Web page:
Study Skills

Study Skills

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Lab Reports

Writing lab reports is very different from writing narratives, persuasive essays, or other literary-based papers, because lap reports are based solely on research and data instead of on opinions, imagination, or bias. Lab reports state specific details about a procedure that was performed, the outcome of that procedure, any data that was collected, and possible applications of that outcome or data to solve a problem. Lab reports also provide knowledge and a record for others who are interested in or are doing research on a similar topic. Most lab reports are comprised of the same sections: title, abstract, introduction, materials and methods, results, discussion, and references/literature cited.

The title of a lab report should be straightforward and indicate what the lab report will be about. It should not be too long, usually no longer than ten words. When you are thinking of a title, try to include key words that researchers and search engines on the Internet will recognize. Do not be whimsical or too creative when deciding on a title.

An abstract, the next section of a lab report, is a very concise summary of what you are about to present to the reader. In no more than 200 words, the abstract will explain the purpose of the lab report, summarize the data, and outline the most important conclusions. In essence, it is a preview of what is to come.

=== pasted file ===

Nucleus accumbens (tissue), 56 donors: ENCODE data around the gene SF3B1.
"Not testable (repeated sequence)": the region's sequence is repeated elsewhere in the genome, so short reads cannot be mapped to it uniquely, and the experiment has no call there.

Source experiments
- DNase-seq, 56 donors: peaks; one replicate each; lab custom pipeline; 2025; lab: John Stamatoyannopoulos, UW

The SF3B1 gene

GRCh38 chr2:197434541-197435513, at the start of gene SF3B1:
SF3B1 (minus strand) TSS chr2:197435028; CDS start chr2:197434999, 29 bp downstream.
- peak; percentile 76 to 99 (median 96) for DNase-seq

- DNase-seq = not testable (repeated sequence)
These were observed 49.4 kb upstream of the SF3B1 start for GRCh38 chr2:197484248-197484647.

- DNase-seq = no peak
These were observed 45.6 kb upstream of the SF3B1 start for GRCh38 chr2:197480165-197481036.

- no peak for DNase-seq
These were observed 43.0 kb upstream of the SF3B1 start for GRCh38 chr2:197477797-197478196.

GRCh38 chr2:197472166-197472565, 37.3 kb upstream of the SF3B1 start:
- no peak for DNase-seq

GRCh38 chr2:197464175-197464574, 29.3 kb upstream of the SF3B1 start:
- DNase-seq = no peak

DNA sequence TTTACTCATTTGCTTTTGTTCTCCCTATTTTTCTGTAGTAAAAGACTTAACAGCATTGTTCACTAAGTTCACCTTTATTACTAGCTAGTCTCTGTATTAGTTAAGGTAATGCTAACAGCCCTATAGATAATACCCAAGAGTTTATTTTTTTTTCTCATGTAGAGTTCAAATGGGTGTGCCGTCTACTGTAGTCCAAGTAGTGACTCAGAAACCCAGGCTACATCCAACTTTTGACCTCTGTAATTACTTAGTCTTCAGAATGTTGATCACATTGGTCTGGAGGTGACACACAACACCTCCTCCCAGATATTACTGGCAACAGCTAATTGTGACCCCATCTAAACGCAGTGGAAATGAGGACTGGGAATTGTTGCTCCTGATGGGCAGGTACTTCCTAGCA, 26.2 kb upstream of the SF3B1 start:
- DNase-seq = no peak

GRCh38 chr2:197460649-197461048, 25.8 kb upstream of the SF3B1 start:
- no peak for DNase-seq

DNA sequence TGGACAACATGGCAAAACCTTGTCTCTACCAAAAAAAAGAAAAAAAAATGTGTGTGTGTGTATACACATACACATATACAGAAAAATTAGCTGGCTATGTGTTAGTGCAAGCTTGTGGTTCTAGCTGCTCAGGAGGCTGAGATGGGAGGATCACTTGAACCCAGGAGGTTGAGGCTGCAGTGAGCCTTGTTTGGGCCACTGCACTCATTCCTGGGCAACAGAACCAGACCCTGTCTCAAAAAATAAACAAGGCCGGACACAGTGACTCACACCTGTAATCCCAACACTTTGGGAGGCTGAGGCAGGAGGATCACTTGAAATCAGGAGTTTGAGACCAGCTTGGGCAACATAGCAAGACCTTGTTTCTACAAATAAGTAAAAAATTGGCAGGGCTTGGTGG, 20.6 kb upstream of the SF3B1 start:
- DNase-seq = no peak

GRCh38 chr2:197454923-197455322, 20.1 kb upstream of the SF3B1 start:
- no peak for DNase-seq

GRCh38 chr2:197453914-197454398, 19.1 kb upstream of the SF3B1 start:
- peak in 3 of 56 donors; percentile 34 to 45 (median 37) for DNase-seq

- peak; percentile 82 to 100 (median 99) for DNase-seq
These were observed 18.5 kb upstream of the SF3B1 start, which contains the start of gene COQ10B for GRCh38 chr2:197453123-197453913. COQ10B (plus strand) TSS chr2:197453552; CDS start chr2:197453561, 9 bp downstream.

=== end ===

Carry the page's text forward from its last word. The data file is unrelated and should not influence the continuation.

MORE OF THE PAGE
The third section is called the introduction. Begin by explaining your hypothesis and the steps that comprised the procedures in the experiment. Give any background information, and provide the reader with other studies that have already been conducted on the topic. This allows the reader to have access to knowledge about the topic that already exists.

In the next section, materials and methods, list every single material that was used in the experiment, as well as how they were used. If special materials were used, describe them and explain their purpose in the experiment. Also indicate where the experiment was performed. The reader should be familiar with the experiment by this point, but not overwhelmed or confused.

In the results section, you should summarize the data taken from the experiment. Do not, however, explain any implications or applications for that data. Try to focus on the big picture, leaving out small or unimportant details. Organize the data presented in graphs, charts, figures, etc. Make sure to title and number every graphic you include in this section.

The discussion section is where you have the chance to interpret the data you collected. Explain whether or not your hypothesis was correct, as well as procedures you may improve on or change in the next attempt at the same experiment. You should also explain how your results are related to other theories about the same subject.

In the last section, cite any references you used to write your lab report. Make sure to follow formatting rules so that others will be able to locate the sources if they choose to do so.  

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